• Good scooters don't have to be expensive. Major-brand scooters (including all of those covered in our Full Report) are the most reliable choices; experts caution against cheap foreign scooters that you can buy over the Internet. Reviews say a good, name-brand 50 cc scooter can be had for about $2,000, and a big maxi scooter for less than $7,000.
  • Don't forget the license and insurance. It costs an average of $300 per year to insure a scooter, The Wall Street Journal reports. You'll also need to register your scooter and get a special motorcycle endorsement on your driver's license (for a 50 cc mini scooter, some jurisdictions require only a regular driver's license and no registration or insurance).
  • Think about storage space. Some scooters can stow only a half-helmet under the seat and maybe a cell phone in the glove box. Others can easily swallow two full-face helmets and some rain gear (or some groceries, or a briefcase). Some scooters offer a trunk box as an accessory.
  • Consider your passenger. Most scooters can carry a passenger, although they do this with varying degrees of comfort. Testers usually find the bigger maxi scooters the most comfortable for long rides, but even within this class, comfort is a very individual thing. A test drive is essential.
  • Factor in safety gear. When you're weighing the cost of a new scooter, experts say you should remember that you'll need a helmet, a reinforced jacket, gloves, boots -- everything a motorcyclist needs for safety and comfort in cold and rainy weather.

IRS tax breaks for scooters

If you buy a scooter or motorcycle between Feb. 17 and Dec. 31, 2009, you can probably deduct the state or local sales taxes on your federal income tax return. The IRS provides details of the New Vehicle Tax Deduction, including income limits.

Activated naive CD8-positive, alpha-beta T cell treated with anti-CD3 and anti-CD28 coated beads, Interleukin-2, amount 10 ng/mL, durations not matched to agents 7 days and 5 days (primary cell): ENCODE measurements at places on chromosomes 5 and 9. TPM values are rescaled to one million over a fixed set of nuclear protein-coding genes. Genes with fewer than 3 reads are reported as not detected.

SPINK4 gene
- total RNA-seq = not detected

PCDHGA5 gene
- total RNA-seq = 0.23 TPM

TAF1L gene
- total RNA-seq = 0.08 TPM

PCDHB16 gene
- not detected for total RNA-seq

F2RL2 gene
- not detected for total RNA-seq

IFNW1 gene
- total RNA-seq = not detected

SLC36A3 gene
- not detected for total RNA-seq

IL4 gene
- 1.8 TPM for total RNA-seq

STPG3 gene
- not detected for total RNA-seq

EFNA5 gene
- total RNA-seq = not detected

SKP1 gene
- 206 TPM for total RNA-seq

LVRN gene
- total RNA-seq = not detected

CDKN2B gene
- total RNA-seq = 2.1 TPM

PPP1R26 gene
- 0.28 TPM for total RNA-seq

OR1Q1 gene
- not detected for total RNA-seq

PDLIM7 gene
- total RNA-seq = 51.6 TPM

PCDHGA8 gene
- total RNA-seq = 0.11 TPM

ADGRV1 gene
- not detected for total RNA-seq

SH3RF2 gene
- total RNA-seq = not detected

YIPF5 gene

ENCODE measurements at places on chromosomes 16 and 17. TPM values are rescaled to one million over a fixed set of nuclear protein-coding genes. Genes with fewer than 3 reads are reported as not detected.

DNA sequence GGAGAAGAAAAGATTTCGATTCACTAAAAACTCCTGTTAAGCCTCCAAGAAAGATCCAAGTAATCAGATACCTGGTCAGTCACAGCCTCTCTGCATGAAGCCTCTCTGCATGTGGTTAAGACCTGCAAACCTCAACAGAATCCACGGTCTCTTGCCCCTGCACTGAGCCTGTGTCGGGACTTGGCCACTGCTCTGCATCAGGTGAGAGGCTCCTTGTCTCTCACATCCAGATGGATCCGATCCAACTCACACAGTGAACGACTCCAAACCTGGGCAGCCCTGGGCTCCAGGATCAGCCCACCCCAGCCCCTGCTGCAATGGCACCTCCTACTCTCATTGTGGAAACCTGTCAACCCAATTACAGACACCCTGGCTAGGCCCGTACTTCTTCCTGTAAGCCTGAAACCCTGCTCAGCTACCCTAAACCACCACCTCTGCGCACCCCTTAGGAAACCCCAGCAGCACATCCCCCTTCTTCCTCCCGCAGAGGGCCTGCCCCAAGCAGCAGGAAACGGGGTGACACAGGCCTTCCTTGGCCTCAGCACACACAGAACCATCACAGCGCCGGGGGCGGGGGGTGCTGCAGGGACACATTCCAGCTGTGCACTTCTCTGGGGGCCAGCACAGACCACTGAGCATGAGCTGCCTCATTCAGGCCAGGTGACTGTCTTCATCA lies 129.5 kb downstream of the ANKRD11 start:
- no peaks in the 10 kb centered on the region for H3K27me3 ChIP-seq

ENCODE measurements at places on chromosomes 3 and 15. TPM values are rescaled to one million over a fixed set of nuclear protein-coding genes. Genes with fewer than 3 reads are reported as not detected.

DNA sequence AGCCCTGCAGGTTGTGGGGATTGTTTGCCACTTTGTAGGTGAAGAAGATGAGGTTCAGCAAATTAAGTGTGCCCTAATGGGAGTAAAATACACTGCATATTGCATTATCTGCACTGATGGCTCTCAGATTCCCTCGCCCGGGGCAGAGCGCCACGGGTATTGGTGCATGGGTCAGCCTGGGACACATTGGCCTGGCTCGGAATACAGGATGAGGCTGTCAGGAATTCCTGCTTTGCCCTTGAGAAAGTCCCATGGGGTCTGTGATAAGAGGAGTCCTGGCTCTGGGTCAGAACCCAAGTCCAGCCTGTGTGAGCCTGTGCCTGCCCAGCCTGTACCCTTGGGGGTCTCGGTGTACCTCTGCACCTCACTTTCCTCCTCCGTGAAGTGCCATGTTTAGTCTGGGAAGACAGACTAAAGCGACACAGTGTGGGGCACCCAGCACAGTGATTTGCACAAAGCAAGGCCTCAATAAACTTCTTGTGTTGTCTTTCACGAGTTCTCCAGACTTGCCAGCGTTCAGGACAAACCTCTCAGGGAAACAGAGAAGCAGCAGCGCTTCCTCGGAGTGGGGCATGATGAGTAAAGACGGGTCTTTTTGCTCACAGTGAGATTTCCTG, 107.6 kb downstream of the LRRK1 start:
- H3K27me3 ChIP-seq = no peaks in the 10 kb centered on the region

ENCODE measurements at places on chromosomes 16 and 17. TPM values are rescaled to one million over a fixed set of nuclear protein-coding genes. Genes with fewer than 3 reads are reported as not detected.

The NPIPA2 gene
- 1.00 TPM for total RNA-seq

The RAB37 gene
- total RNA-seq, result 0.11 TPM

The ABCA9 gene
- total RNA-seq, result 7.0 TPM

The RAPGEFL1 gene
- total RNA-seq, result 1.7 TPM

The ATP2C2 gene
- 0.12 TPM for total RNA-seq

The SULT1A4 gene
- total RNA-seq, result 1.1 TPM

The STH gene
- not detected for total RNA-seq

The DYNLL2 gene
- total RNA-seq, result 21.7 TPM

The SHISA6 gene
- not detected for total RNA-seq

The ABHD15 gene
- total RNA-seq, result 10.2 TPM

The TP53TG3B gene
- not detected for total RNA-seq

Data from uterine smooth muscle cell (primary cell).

If the scooter you buy is electric, such as a Vectrix, you can probably take a federal tax credit for 10 percent of the scooter's cost (again, income limits apply). The Plug-In Electric Vehicle Credit applies to two- and three-wheeled electric scooters and motorcycles purchased after Feb. 17, 2009, and before Jan. 1, 2012.


Midsize Honda scooter coming in June 2009

Honda has announced it will start selling the Honda SH150i (MSRP: $4,500) in the U.S. in June 2009. This 153 cc scooter will fill a big gap in Honda's current U.S. scooter lineup, which has consisted of two small 50 cc gas scooters -- the Honda Ruckus (MSRP: $2,500) and Metropolitan (MSRP: $2,400) -- and the big, powerful, 582 cc Honda Silver Wing (MSRP: $8,500 to $9,000). Honda says the SH150i is the best-selling scooter in Italy. Read more here.


BMW mega-scooter?

BMW is working on a scooter, a company official is quoted as saying at VisorDown.com. Bloggers and the European press speculate that three big-engine models are in the works -- 500 cc, 650 cc and 800 cc gas scooters. Rumored concepts range from a three-wheeled scooter with a roof (similar in concept to the short-lived BMW C1 that was discontinued in 2002) to a motorcycle-like sport bike. Read more about the buzz at Autoblog.com and MotorcycleDaily.com.